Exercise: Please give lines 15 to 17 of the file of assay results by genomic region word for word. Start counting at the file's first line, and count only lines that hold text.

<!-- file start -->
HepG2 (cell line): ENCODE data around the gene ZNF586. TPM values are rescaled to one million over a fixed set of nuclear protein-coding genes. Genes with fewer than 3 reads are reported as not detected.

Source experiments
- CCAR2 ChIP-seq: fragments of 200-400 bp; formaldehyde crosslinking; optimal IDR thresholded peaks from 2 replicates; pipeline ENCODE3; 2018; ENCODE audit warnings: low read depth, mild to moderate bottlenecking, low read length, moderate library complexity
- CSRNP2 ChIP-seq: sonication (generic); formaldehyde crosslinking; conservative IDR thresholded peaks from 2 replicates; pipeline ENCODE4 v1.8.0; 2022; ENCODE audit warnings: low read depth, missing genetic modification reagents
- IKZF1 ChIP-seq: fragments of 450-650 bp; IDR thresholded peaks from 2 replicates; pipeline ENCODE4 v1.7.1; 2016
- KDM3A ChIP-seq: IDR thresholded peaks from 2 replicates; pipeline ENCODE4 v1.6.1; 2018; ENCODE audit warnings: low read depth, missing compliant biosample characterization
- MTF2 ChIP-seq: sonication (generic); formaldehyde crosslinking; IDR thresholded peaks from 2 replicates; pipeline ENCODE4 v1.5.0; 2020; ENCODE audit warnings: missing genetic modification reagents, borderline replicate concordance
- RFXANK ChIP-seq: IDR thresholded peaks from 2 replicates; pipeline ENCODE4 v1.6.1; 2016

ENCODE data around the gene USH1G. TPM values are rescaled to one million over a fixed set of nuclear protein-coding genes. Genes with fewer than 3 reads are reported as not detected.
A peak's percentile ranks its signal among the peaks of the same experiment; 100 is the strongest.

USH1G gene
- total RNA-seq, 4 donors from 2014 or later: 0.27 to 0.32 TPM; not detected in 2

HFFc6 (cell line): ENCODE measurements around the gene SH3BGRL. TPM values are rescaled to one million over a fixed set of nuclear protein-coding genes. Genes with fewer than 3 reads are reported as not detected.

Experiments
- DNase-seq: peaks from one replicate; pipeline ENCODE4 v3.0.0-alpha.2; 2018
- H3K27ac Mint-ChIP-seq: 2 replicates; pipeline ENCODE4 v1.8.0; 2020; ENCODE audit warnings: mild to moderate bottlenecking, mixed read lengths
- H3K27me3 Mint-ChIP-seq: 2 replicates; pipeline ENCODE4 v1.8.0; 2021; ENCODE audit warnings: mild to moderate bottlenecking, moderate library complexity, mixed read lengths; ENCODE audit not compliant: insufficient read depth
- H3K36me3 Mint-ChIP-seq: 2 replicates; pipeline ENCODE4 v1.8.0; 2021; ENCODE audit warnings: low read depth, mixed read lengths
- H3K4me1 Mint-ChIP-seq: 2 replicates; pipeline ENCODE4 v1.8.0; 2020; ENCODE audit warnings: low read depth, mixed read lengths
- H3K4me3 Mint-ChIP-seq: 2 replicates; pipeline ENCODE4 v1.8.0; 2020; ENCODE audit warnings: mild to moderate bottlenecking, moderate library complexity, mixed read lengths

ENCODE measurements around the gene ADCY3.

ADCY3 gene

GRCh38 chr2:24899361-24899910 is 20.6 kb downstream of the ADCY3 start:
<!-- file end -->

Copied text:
- DNase-seq: peaks from one replicate; pipeline ENCODE4 v3.0.0-alpha.2; 2018
- H3K27ac Mint-ChIP-seq: 2 replicates; pipeline ENCODE4 v1.8.0; 2020; ENCODE audit warnings: mild to moderate bottlenecking, mixed read lengths
- H3K27me3 Mint-ChIP-seq: 2 replicates; pipeline ENCODE4 v1.8.0; 2021; ENCODE audit warnings: mild to moderate bottlenecking, moderate library complexity, mixed read lengths; ENCODE audit not compliant: insufficient read depth